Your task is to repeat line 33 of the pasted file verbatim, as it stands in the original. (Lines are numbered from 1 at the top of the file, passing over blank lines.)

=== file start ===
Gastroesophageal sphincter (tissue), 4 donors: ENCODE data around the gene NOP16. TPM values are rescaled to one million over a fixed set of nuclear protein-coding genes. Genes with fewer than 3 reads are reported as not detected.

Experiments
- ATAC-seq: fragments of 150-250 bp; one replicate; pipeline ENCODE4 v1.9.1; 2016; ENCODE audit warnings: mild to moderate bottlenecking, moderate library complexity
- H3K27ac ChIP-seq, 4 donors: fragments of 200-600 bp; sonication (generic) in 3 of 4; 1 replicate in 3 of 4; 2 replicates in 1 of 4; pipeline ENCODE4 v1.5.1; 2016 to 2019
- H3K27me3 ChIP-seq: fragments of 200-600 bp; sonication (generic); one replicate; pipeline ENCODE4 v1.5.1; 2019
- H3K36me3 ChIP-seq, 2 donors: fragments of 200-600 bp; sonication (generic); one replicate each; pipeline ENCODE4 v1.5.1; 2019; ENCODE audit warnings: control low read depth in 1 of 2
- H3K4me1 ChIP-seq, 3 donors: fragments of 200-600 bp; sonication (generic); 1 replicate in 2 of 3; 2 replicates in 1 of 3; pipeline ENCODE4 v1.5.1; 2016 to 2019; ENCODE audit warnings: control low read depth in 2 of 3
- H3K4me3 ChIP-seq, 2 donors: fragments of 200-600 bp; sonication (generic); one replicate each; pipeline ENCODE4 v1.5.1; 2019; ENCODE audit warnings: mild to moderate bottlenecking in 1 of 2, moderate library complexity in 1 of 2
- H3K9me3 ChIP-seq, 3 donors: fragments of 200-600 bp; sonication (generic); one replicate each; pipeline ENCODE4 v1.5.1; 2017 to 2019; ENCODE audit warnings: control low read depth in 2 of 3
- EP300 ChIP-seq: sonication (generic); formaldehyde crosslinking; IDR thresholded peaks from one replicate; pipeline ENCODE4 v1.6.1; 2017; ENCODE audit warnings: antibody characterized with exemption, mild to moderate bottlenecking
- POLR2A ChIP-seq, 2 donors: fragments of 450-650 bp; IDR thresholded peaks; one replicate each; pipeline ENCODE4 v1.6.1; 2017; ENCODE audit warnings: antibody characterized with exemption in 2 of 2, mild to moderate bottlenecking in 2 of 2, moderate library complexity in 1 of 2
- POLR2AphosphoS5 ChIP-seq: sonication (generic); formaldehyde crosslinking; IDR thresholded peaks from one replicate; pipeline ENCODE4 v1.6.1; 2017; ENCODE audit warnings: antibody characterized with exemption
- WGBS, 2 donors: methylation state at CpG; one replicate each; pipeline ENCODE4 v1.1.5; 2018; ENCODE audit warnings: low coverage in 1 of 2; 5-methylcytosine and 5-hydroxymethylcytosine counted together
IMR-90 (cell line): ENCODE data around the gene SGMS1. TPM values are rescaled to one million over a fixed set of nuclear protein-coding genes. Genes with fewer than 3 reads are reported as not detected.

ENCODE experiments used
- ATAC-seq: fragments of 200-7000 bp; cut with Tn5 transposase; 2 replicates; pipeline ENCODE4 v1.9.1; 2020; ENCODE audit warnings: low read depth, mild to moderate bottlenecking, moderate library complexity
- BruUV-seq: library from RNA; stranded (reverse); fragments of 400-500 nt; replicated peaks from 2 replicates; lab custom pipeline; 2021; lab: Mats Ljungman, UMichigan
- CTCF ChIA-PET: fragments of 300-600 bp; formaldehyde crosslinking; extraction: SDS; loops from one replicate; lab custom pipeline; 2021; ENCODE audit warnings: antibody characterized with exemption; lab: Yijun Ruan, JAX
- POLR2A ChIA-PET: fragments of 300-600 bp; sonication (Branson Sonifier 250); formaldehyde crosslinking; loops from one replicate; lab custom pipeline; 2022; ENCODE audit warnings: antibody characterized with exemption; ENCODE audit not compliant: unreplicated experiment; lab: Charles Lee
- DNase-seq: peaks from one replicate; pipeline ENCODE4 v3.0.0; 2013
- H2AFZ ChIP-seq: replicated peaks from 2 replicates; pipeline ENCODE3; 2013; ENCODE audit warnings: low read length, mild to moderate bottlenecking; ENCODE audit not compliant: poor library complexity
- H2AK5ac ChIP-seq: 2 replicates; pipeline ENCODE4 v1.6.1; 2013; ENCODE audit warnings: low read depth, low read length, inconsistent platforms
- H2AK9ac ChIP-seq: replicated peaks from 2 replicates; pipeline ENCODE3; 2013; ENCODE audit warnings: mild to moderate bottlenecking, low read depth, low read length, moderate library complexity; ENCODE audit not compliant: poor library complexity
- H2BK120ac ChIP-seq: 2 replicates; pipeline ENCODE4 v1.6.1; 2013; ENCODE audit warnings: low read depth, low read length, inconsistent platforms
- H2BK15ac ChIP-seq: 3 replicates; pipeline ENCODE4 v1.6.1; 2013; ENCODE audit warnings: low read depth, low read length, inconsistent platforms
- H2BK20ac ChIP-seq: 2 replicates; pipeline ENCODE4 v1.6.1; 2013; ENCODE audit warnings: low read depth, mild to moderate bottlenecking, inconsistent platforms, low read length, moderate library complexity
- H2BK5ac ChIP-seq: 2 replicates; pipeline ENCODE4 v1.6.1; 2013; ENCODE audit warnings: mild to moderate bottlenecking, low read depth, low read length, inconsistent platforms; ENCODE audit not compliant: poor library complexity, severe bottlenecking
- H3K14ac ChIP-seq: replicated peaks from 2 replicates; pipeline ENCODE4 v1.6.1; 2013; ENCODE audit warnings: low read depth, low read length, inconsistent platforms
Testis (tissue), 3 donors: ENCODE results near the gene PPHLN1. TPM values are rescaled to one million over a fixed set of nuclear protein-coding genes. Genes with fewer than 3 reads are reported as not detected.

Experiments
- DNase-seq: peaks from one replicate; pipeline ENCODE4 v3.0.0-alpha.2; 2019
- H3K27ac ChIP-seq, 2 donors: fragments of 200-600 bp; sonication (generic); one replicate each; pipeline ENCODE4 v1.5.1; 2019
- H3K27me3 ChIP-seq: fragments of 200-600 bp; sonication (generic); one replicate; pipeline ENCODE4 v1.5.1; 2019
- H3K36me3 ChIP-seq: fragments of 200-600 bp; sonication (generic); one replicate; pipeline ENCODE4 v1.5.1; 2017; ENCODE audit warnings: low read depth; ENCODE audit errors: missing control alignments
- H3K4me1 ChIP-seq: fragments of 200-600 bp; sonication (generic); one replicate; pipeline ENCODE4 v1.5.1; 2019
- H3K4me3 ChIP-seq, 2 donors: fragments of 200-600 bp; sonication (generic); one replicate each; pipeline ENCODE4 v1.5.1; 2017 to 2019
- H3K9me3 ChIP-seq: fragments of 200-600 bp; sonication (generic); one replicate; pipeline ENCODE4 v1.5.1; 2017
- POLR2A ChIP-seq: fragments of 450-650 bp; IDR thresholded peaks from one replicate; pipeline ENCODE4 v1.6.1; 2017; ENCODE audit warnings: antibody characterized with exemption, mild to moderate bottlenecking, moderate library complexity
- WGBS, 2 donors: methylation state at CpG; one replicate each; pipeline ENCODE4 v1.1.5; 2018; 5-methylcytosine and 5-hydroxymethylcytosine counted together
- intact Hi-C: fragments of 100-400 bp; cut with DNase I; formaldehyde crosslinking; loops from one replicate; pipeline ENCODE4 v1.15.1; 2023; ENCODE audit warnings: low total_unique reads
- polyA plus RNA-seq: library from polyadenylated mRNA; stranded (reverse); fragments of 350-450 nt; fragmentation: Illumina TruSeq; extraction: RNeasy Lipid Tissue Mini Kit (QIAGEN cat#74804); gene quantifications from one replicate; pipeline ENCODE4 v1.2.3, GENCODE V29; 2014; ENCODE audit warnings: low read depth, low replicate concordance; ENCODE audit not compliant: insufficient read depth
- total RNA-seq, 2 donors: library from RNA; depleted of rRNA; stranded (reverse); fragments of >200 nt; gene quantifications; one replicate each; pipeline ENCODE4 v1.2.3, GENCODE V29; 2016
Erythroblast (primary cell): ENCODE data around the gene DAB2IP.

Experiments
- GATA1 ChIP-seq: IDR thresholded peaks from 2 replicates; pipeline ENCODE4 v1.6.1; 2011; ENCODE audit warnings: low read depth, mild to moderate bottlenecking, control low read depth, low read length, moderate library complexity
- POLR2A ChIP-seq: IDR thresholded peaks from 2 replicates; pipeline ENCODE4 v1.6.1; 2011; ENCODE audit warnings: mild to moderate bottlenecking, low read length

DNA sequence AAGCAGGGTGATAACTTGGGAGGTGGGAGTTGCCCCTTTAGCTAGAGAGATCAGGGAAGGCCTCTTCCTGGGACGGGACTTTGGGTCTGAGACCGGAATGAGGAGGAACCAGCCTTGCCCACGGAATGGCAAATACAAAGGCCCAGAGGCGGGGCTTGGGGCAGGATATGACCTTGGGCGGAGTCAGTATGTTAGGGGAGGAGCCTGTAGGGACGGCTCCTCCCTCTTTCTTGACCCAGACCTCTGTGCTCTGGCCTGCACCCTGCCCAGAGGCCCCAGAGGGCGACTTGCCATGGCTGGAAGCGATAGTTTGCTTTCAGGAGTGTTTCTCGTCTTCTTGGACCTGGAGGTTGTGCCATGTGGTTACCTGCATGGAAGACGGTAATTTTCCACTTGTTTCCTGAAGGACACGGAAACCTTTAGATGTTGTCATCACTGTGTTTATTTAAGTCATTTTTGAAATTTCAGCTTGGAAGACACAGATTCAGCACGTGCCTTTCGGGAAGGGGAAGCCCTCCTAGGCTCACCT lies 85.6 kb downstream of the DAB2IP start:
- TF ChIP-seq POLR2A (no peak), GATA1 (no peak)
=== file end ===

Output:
- H3K27me3 ChIP-seq: fragments of 200-600 bp; sonication (generic); one replicate; pipeline ENCODE4 v1.5.1; 2019